Manchester United give staff a week to decide on mass ‘voluntary resignation’ offer

Manchester United’s non-football staff have been invited en masse to accept the redundancy, in a club-wide email sent on Tuesday afternoon.

United are giving employees just seven days to make a decision on whether they wish to continue their careers at the club.

The offer relates to all employees who are not scouts or playing staff and therefore affects some who work at the club’s Carrington training complex. Employees have been given until June 5 to decide whether to accept what the club describes as a “voluntary resignation”, although some employees, who wished not to be identified when discussing confidential emails, argued it looked much more like to a voluntary redundancy program.

Sir Jim Ratcliffe, who completed his minority investment in the club in February, is looking to cut United’s costs as part of the restructuring process taking place with the club losing £42 million ($52.5 million) despite posting overall revenue. healthy.

Earlier this month, Sir Jim Ratcliffe, the club’s minority owner, told United staff at a general meeting that working from home would no longer be permitted and subsequent emails insisted staff must return to the office by June 1 at all locations, including the club’s offices in Old Trafford and London, as well as its training base in Carrington. The redundancy process represents an opportunity for staff to leave the club if they do not wish to work from the office, for personal or professional reasons, while also reflecting that INEOS appears to encourage staff who do not wish to accept its culture. to leave their jobs.

United also asked any staff who wanted to travel for the FA Cup final on Saturday to pay a £20 allowance to do so.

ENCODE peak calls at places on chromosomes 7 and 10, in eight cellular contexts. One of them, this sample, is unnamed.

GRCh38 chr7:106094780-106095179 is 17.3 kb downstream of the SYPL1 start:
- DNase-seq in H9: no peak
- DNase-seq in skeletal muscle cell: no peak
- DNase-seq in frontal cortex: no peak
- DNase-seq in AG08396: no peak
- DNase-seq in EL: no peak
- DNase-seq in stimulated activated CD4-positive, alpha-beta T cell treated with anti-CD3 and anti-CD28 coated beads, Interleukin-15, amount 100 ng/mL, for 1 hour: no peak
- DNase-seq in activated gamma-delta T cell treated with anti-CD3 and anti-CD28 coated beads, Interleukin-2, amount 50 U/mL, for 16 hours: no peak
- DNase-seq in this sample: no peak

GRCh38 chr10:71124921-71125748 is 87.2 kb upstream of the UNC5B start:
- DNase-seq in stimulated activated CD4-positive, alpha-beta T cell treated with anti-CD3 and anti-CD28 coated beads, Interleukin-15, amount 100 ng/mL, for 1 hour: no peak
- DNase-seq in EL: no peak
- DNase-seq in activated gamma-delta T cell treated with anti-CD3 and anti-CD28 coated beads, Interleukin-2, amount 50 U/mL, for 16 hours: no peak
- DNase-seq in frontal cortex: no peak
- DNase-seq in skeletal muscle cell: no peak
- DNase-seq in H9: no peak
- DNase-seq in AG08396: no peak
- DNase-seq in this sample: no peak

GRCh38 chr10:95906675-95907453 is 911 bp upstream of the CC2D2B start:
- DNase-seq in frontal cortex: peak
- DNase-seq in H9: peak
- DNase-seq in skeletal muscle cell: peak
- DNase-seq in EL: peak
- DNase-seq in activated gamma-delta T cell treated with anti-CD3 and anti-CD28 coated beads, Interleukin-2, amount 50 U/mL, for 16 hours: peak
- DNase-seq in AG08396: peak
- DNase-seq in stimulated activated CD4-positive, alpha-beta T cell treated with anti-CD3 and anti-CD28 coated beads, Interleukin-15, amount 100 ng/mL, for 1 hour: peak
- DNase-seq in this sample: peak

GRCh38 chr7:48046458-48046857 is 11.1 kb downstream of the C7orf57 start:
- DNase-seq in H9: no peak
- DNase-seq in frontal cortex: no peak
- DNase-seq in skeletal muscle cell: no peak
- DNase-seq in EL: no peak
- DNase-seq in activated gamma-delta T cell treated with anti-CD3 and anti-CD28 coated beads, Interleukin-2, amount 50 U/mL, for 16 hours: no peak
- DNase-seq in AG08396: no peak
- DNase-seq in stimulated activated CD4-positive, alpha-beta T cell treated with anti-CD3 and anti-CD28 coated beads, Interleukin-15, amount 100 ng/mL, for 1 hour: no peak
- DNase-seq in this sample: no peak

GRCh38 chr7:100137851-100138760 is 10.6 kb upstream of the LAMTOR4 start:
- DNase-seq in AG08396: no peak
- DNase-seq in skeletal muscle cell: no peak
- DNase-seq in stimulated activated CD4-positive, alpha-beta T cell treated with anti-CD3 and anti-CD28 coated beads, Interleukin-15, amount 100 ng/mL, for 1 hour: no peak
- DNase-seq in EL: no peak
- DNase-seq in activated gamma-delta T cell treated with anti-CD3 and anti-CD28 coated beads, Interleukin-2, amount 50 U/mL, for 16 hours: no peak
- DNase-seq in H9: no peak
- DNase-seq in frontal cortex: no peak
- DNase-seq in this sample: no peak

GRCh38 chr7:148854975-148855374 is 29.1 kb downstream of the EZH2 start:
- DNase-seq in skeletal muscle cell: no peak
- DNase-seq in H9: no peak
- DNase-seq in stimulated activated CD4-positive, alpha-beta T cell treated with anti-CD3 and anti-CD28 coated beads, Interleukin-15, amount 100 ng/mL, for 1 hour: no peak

INEOS is looking to reduce the club’s staff of more than 1,000 with consultancy firm Interpath Advisory hired last month to review operating and trading costs across the club.

United hope the cost savings can help them better adapt to Premier League and UEFA financial regulations, as well as allowing for greater investment in playing equipment.

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INEOS seeks to reduce costs (Robin Jones/Getty Images)

Members of staff attending the FA Cup final against Manchester City at Wembley Stadium were asked to contribute to travel costs and were not provided with food for the trip. Traditionally, staff were offered free entry, which they again received.

Ratcliffe is making radical changes and recently sent an email to all staff to highlight the lack of order at both Old Trafford and Carrington, describing one area as a “disgrace”.

Staff have been warned that poor performance at an organization like INEOS would lead to benefits such as the cancellation of Christmas parties, with the implication that this could also work at United.

United finished the season eighth, their lowest position in the Premier League era, but qualified for European football after winning the FA Cup at Wembley.

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(Alex Livesey/Getty Images)